October 09, 2003

Dean Says Bush is Setting the Stage for the 'Failure of America'

Two men are talking tough and straight to the American
people, they are the leading candidates for the
Anti-Bush: Wesley Clark (D-NATO) and Howard Dead
(D-Jeffords). The LNS suggests they run together, and
I do not care which one is at the top of the
ticket...Read this story to see how "Dr. Dean" slices
his way out of the plastic bag that the NYTwits
reporter pushed over his head...

http://www.commondreams.org/headlines03/1009-02.htm

Published on Thursday, October 9, 2003 by the New York
Times
Dean Says Bush is Setting the Stage for the 'Failure of America'
by Jodi Wilgoren

WASHINGTON Howard Dean, a candidate for the
Democratic presidential nomination, on Wednesday
offered perhaps his most overarching critique yet of
the Republican incumbent, saying, "I think what the
president is doing is setting the stage for the
failure of America."

"If you look at what's happened to other great
countries," Dr. Dean said over lunch with reporters
and editors of The New York Times, "they get in
trouble when they can't manage their money and this
president's certainly proven himself adept at that
and they get in trouble when they overstretch their
military capabilities."


Howard Dean, a candidate for the Democratic
presidential nomination, sharply criticized the
president's foreign policy Wednesday. (NYT
Photo/Stephen Crowley)

"This country's a great country, and the reason it's
an important country is not just because I'm an
American and proud to be an American," he continued.
"America is the beacon of hope for the rest of the
world. We are the last country on earth where cynicism
doesn't pervade government. Americans really hope that
things are going to get better in the world and they
can make things better, and Americans believe more
than any other people that we can make things better
by sheer will and money and hard work."

Dr. Dean said he expects jobs to be the primary issue
in next year's general election, and he expects Ohio
to be the critical swing state. But he spent most of
the interview answering questions about foreign
policy, attacking President Bush on Iraq and North
Korea and promising to send former President Bill
Clinton to the Middle East as a peace broker.

President Bush, Dr. Dean said, is "particularly poorly
suited" for foreign policy "because he has a black and
white view of the world, and foreign policy depends on
enormous understandings of nuances and trade-offs."

As the former governor of Vermont who got a medical
deferment to avoid service in Vietnam, Dr. Dean said
he would combat criticism of his national security
bona fides by surrounding himself with people who
could inspire confidence in such issues.

Though he declined to speculate on cabinet
appointments or potential running mates, Dr. Dean, who
has lately spent much time attacking his Democratic
rivals as Washington insiders who have, collectively,
spent more than a century on Capitol Hill, said he
would also pick people who could navigate the Beltway.

"The most important criteria for whether you're going
to be any good at foreign policy or not is judgment
and patience, both of which are in short supply in
this presidency." Dr. Dean said. "The major mistake
that governors make when they come into Washington is
they think subconsciously that the relationship
between the Congress and the president is somehow like
the relationship between the legislature and the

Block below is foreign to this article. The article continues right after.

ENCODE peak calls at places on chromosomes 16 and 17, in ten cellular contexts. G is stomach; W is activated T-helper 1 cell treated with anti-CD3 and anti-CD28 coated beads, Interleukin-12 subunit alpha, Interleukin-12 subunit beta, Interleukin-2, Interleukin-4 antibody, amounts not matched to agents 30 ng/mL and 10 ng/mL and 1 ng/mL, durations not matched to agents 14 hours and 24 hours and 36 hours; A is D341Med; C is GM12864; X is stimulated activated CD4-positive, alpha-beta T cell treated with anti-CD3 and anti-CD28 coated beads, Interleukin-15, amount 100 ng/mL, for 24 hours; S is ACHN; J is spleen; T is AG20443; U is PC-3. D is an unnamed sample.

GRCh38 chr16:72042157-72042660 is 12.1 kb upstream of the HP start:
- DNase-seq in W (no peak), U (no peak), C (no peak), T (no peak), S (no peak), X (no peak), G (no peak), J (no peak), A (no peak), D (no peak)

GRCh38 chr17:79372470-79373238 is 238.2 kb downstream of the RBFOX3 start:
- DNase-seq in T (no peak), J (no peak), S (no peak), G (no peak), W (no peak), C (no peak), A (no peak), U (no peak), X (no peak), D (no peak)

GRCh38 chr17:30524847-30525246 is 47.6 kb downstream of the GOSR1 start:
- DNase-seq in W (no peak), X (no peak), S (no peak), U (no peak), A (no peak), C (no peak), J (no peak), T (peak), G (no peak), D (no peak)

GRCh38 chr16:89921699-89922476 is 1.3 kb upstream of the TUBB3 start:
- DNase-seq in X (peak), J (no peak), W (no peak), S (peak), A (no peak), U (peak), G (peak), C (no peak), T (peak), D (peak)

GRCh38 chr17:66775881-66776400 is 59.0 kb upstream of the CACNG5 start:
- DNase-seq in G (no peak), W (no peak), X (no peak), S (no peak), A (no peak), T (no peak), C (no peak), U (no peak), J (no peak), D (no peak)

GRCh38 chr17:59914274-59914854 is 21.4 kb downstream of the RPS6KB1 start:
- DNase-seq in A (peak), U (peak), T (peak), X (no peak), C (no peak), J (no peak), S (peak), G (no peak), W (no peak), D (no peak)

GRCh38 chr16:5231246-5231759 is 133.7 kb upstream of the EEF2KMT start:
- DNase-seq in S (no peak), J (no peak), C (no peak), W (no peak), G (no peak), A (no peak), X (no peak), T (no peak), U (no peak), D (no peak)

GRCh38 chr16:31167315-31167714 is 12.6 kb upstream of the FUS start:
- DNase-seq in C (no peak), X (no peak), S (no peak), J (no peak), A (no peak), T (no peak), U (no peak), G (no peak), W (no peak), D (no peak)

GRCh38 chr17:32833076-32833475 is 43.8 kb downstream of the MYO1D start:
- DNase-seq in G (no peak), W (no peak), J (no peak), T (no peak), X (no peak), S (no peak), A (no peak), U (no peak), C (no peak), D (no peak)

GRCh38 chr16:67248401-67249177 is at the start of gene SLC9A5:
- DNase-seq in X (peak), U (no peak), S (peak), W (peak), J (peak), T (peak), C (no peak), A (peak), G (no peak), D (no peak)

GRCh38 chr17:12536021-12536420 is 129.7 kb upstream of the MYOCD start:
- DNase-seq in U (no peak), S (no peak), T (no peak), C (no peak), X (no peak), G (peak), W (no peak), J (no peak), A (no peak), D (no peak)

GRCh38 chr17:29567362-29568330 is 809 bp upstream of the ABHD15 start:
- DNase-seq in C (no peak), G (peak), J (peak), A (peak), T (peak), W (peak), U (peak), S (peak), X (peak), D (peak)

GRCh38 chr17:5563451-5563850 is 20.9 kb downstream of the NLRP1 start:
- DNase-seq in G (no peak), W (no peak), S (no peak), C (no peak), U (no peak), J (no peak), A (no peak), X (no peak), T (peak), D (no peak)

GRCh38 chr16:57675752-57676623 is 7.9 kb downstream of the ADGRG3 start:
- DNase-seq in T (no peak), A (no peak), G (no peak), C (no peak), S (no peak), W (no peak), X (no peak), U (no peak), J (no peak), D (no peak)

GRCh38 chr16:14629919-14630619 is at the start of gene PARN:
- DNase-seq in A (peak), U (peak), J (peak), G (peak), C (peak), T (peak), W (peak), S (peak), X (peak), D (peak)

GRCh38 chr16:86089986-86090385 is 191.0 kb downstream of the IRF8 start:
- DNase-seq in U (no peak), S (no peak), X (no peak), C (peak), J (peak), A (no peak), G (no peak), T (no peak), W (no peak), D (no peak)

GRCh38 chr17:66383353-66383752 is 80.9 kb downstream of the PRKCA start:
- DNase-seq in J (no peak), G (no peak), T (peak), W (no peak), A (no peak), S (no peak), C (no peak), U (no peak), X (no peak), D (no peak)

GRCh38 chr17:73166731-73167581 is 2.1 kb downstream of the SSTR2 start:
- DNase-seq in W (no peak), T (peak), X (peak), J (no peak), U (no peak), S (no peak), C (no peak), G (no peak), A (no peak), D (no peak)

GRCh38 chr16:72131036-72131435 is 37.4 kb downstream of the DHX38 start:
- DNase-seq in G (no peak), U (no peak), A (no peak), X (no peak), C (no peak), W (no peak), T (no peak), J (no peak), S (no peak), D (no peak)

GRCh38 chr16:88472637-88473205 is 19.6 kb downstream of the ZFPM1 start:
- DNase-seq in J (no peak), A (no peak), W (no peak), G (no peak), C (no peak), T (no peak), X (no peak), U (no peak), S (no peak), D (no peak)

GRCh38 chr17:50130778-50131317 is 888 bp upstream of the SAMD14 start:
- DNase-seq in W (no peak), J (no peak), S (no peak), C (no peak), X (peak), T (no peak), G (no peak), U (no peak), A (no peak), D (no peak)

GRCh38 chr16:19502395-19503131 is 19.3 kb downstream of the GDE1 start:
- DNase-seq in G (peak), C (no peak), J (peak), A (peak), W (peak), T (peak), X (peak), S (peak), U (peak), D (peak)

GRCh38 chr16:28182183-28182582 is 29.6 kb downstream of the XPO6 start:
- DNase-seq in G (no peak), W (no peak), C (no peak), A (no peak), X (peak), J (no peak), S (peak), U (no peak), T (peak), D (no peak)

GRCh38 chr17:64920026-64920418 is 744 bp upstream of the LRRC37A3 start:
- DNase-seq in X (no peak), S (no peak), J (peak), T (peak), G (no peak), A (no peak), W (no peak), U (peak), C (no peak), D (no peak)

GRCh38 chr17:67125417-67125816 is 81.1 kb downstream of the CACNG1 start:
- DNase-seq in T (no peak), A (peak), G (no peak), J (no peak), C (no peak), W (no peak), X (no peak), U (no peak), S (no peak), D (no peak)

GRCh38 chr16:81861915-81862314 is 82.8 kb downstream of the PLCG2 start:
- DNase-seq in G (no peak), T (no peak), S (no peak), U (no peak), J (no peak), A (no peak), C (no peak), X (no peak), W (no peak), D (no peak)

governor," he added, predicting that "getting someone
who understands the levers of power in Washington is
going to be important as well."

Regarding Iraq, Dr. Dean, who opposed the American
invasion this spring, promised to bring National Guard
and Army reserve troops home, leaving 70,000 American
troops, and to add about 110,000 international troops,
mostly from Muslim and Arab nations. Some experts say
that is probably unrealistic, considering the military
capabilities of American allies in the Middle East.

Other than urging repeal of recent tax cuts to pay for
reconstruction, Dr. Dean refused to say how he would
vote, were he in Congress, on the $87 billion
financing proposal.

"I'm not running for Congress, I'm running for
president," he said.

On North Korea, Dr. Dean said Mr. Bush had bungled the
situation by announcing at a news conference with Kim
Dae Jung, the former president of South Korea, that he
planned to pursue a policy of isolation toward North
Korea. While the news conference was not as explicit
as Dr. Dean described, Mr. Bush and the South Korean
leader split sharply on Korea policy at that meeting
early in Mr. Bush's presidency, and their relationship
never recovered.

Dr. Dean said he would conduct bilateral negotiations
on the principle of constructive engagement "that in
return for a verifiable ending of their nuclear
program," he explained, "they would be back in the
community of nations."

"You will improve the behavior of rogue nations and
have more leverage to do so if they're inside the tent
than if they're outside the tent," he said. "The
president and his neocon advisers decided they were
going to teach the North Koreans a lesson, and
unfortunately, North Korea has the power to inflict a
fairly painful lesson on us."

Dr. Dean declined to discuss the other Democratic
rivals except to say "they all come from Washington,
which I think, this year, is going to be a problem for
them." Though he said it was too early to draw broad
lessons from the California recall, he said the
message is change which he painted as positive for his
campaign.

"My strategy is, we're better than this, we can do
better than this," he added. "America's always been
the country of hope and of high moral principles and
ideals. Let's hope again."

Copyright 2003 The New York Times Company

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Posted by richard at October 9, 2003 02:48 PM